In this study, there was a significant association between subject's education level and their attitude. It means that when education level of participant increases, their positive attitude also increased toward vasectomy, and vice versa. This finding was supported by the results of studies by Safavi and Motamadi [4Safavi S. Comparion men’s reasons in selecting vasectomy or selecting tubectomy by their wife among couple referring to hapitals related to Tehran University of Medical Sciences. MS Thesis in midwifery field. 1998; 10-20., 21Motamad IBMV, Eflatonian MR, Salari S. Assessment of knowledge, attitude of married workers referring to Clinic of Kerman coal Company regarding vasectomy. J Urmia Univ Med Sci 2000; 8: 214-22.]. Also in present research, there was no significant association observed between the attitude of men and women with the barriers of vasectomy, and this lack of association may be due to homogeneity of samples and the same information of participants regarding vasectomy barriers. Ultimately, this project like other surveys has limitations.
First, the results cannot be generalized beyond the study sample and, therefore, can be generalized only to populations with similar features. Second, the data for this study were collected using a self-reported questionnaire. Participants may underestimate or overestimate barriers of vasectomy, which may affect the study findings. Third, the sample size of the current project was low; the researchers should cautiously consider its results. Hence more investigations with a larger sample size regarding the above topic were recommended for future research.
In the end, according to the above documents and the key role of family planning in maintaining health of mothers and children, researchers of the current study recommend the following suggestions:
Public welfare and improved life standards are major prerequisites of modern humans. To achieve this goal, family planning should mainly be considered with increased men’s participation in decisions about reproductive issues.
It is believed that women guarantee the health of the community, and therefore policy makers and decision makers of society should consider their legal and social rights.
The role of nurses in health centers as the interface between family planning goals and potential recipients of services is considered valuable, and it is suggested that they are better educated in order to gain a positive attitude to family planning programs especially vasectomy.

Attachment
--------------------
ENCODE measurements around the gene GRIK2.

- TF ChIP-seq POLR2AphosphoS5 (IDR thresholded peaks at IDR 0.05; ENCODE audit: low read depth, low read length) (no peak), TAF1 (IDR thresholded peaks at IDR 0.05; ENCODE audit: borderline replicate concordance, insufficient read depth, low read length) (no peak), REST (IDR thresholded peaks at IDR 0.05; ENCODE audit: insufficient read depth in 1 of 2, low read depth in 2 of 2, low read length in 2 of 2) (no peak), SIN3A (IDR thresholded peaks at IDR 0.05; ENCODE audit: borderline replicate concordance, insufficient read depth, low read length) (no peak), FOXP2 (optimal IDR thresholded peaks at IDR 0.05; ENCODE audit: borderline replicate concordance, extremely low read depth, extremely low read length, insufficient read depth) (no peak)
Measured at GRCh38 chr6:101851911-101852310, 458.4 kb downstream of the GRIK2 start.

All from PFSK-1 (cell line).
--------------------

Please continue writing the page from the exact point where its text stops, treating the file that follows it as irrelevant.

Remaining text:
Extensive media activities for raising awareness and changing people’s attitudes toward family planning actions especially vasectomy are mandatory.
To recognize more effective and important barriers of vasectomy, it is proposed that extensive researches with larger sample size should be performed in Iran and other countries particularly in Islamic nations.
Adopting vasectomy in community can also be increased by health care professionals at the health centers. They can effectively communicate and consult with men about vasectomy to obtain a correct decision.
ETHICS APPROVAL AND CONSENT TO PARTICIPATE
HUMAN AND ANIMAL RIGHTS
No Animals/Humans were used for studies that are base of this research.
CONSENT FOR PUBLICATION
CONFLICT OF INTEREST
The authors confirm that this article content has no conflict of interest.
We would like to thank the personnel of health and medical network of Khoy especially nursing staff that participated and cooperated in this study and all people who kindly helped us in conducting this research, especially in collecting data. In addition, we acknowledge the official support of Urmia University of Medical Sciences.
Razzaghi M. History of vasectomy and factors influence it, Presented paper in Seminar entitled “survey of the ways that increase men’s participation in family planning programs. Iran: Tehran University of Medical Sciences, Ministry of Health and Medical Education 2000; p. 6.
Nemati AC, Pourmahmoudi A, Gaffarianshirazi HR. Assessment of knowledge and attitude of married men regarding vasectomy in Dehdasht Iran. Yasuj University of Medical Sciences. J Armagan Danesh 2005; 8: 69. [Persian].
Barone MA, Johnson CH, Luick MA, Teutonico DL, Magnani RJ. Characteristics of men receiving vasectomies in the United States, 1998-1999. Perspect Sex Reprod Health 2004; 36(1): 27-33. [http://dx.doi.org/10.1363/3602704] [PMID: 14982674]
Safavi S. Comparion men’s reasons in selecting vasectomy or selecting tubectomy by their wife among couple referring to hapitals related to Tehran University of Medical Sciences. MS Thesis in midwifery field. 1998; 10-20.
World contraceptive use. New York: United Nations, Department of Economic and Social Affairs 2005.
Country report on the population and family planning program in the Islamic Republic of Iran. Tehran: Ministry of Health and Medical Education 2003.